Henry Soulen Story Illustration for The Ladies Home Journal (June 1924): a beautifully framed antique
By Henry J. Soulen
Image Size: H 14.00” x W 11.00”
Matted & Framed: H 20.00” x W 17.00”
Framed Price: $300.00
Packaging and shipping approximately $25.00
The artist created this lovely illustration toward the end of his early period, which extended from approximately 1911 to 1926.
During this period his style evolved out of the so-called Brandywine School method he learned from Howard Pyle and his brilliant protégés into an impressionistic method of pictorial storytelling. In this latter form, HJS endeavored to reproduce the emotional moment the author had created in his/her words is a stylized visual composition made dream-like with color selection and brushwork.
HJS’s picture lures the viewer into an imaginary place which is at the same time recognizable and unknown. He accomplishes this magical effect by using cool muted colors which he places to suggest a natural setting rather than to represent it. After all, who has ever been to Bavania, which is where Ms. Willson’s story takes place. (She describes it as “one of those little pink places on the map of . . .”
Tom Longden of the Des Moines Registers tells us this about the author:
She grew up in Mason City, but "I had to be where the world was moving," she said.
Dixie Lucile Reiniger Willson was the daughter of John and Rosalie Willson. Her younger brothers were Cedric and Meredith, who became "The Music Man."
At one time Dixie and Meredith were equally famous.
Willson turned out her first short story in her early teens as a birthday present for her mother, then submitted it to a Chicago newspaper, which published it. Later she entered an advertising contest sponsored by an underwear company and won $25.
After high school graduation, Willson took a pioneering kindergarten course at Iowa State Teachers College, graduating in 1910, and taught at Independence as well as in Montana.
After a short-lived first marriage in 1915 and a move to Wisconsin, she landed in Chicago.
By 1918, she was in New York, working in vaudeville and as a Ziegfeld Follies chorus girl.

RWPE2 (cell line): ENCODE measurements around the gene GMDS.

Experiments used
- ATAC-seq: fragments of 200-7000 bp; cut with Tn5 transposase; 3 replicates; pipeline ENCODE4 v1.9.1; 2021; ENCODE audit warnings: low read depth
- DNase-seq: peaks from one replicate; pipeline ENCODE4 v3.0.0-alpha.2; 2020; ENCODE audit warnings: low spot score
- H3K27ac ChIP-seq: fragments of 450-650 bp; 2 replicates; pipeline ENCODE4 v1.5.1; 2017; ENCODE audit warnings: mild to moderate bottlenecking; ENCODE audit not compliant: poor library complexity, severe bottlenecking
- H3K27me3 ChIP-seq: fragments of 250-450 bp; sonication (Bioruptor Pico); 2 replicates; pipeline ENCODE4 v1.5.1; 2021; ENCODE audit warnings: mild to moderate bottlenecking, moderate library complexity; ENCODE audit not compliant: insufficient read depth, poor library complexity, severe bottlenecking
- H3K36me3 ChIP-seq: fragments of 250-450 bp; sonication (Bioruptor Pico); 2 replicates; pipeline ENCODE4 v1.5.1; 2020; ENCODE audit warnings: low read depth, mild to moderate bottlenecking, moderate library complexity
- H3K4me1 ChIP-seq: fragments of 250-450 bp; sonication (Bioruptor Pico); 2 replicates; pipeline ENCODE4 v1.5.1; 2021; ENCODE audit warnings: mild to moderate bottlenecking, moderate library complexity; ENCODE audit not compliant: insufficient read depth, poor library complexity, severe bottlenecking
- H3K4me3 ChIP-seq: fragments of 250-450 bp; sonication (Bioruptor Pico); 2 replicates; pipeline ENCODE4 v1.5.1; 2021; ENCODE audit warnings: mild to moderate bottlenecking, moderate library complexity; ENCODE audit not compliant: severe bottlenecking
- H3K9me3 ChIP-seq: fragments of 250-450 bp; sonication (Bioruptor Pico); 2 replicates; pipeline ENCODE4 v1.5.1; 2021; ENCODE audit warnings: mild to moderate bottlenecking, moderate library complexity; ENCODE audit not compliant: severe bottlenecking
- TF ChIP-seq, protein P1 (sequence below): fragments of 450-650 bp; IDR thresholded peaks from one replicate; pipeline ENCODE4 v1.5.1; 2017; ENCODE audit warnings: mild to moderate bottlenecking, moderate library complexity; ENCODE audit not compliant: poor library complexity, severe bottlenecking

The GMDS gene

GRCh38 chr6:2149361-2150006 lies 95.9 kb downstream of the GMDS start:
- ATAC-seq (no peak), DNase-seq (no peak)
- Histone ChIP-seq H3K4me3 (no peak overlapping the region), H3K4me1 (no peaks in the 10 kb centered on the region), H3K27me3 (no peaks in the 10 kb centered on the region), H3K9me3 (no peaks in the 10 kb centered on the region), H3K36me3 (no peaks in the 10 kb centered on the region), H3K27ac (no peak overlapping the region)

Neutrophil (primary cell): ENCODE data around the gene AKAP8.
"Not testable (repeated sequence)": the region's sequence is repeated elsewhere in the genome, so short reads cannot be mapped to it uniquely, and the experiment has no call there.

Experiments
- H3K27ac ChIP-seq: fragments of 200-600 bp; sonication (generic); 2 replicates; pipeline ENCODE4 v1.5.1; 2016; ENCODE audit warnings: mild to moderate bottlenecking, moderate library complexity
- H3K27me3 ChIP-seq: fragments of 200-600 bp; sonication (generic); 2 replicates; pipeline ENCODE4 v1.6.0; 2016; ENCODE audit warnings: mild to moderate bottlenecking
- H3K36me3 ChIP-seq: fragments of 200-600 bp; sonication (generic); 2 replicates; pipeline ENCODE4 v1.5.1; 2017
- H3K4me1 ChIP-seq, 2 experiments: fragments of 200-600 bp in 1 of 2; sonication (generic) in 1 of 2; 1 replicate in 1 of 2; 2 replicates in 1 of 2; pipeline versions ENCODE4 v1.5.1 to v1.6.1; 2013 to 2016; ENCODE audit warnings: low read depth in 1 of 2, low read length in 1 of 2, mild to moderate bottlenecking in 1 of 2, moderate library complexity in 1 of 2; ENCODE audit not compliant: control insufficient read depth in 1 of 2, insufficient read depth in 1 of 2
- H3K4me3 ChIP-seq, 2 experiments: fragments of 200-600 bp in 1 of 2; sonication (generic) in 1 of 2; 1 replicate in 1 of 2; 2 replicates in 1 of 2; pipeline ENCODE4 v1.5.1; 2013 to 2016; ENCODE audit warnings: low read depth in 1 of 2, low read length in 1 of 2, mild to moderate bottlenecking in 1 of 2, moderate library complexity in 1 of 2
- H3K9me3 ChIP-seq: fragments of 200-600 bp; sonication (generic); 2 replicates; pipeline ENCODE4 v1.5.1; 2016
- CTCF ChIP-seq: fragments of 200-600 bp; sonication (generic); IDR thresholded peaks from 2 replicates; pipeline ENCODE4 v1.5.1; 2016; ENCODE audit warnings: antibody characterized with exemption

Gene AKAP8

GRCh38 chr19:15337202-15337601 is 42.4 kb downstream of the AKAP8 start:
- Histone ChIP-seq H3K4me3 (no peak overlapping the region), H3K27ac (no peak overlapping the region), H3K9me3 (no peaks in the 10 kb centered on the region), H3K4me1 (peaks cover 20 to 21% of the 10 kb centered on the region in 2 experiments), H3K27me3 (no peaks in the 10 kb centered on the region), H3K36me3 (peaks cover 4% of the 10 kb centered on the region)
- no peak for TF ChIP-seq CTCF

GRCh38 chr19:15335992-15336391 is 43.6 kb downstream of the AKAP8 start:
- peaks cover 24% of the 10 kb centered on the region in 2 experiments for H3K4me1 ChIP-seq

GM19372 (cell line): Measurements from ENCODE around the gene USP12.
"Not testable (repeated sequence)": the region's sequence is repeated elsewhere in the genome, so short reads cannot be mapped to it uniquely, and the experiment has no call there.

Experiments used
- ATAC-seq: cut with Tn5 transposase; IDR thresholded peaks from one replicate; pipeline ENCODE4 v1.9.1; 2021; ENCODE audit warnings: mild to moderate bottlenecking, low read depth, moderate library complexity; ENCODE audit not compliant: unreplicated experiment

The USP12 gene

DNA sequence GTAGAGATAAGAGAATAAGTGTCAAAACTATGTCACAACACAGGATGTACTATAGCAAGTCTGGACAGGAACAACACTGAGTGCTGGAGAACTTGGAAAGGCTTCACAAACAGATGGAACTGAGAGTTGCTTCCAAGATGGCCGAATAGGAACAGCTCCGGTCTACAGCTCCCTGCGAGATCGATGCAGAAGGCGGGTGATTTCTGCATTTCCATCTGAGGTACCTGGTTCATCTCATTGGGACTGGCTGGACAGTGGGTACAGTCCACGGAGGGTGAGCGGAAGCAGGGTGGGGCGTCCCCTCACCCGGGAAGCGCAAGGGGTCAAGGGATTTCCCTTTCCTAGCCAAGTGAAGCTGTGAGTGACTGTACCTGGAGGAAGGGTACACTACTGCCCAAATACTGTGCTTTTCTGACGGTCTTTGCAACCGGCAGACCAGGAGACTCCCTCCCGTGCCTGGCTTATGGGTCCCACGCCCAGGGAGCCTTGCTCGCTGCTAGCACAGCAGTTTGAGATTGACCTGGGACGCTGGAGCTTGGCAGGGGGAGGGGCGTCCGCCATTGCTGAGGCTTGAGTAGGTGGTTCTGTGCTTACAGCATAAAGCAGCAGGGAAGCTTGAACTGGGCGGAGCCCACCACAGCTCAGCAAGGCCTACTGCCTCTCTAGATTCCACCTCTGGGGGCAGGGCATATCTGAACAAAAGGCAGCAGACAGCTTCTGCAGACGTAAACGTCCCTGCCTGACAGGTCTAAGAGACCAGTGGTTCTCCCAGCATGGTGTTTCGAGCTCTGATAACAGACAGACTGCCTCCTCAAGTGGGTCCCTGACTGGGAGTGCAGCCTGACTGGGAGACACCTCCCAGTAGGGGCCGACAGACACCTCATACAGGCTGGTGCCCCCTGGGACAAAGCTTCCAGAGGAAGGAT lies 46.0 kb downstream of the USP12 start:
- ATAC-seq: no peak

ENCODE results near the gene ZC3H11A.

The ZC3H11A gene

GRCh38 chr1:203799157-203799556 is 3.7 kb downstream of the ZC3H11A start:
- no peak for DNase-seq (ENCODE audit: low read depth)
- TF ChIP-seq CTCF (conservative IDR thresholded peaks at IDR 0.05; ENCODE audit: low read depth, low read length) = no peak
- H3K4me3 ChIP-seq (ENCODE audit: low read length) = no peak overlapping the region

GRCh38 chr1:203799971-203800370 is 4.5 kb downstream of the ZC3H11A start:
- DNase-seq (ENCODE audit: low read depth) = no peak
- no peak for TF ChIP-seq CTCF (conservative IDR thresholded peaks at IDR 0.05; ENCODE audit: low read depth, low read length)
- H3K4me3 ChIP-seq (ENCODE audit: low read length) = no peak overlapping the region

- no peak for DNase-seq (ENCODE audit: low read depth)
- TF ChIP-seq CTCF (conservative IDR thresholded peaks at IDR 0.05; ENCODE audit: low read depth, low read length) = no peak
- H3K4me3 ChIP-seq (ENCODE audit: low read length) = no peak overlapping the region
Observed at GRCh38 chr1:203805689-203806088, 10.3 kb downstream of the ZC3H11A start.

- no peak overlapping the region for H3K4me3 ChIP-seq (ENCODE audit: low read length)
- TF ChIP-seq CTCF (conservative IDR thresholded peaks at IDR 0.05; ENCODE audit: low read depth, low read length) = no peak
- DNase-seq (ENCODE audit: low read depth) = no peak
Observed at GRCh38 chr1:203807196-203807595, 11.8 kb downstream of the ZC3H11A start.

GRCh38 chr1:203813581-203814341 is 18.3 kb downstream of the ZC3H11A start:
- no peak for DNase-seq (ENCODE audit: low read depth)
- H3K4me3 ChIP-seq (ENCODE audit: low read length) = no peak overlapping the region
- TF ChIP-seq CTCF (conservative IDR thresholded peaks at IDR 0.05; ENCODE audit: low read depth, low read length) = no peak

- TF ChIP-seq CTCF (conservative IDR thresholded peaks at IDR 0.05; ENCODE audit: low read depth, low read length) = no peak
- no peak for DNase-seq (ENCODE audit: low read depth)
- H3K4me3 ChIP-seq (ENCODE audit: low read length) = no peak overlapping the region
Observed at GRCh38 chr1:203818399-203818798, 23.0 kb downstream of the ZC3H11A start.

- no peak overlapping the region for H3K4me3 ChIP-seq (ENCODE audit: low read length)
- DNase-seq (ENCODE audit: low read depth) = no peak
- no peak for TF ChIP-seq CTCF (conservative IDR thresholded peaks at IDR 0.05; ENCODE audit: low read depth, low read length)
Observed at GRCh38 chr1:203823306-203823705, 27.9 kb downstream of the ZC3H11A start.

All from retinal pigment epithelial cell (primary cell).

She launched her writing career, worked for Fox films and dreamed of becoming a theatrical producer.
From 1920 to 1922, Willson performed as an elephant rider in the Ringling Bros. circus. She turned her experiences into two books, "Clown Town" and "The Circus ABC." [Online at: https://data.desmoinesregister.com/famous-iowans/dixie-willson.]
Dixie’s writing career began in the early 1920s. She published several stories in The Delineator, a competitor of The Ladies’ Home Journal, before the LHJ published “Kings and Things.” The LHJ’s legendary editor, Edward W. Bok had retired five years before. His successor, Barton Currie, decided to print the piece, and would have assigned HJS to illustrate it. This was a smart move on Curries part since Soulen had a special talent for depicting faraway places. But even with HJS’s special treatment, a relationship between Dixie Willson and The Ladies’ Home Journal failed to develop. Currie ran one more of her stories (Cross-Eyed Captain appeared in its November 1925 issue), but she never appeared in the magazine after that. Still, her career continued to flourish for another decade then the Depression began to undermine interest in her eclectic adventures. After separating from her husband of fourteen years, she settled in Fair Haven, New Jersey, where she spent the last fifteen years of her life. She died in 1974. Her remains are buried in the her family’s plot in Mason City's Elmwood Cemetery
Dixie Willson survived Henry Soulen by eight years. It seems that in the final forty years of his life, he never illustrated another of her works.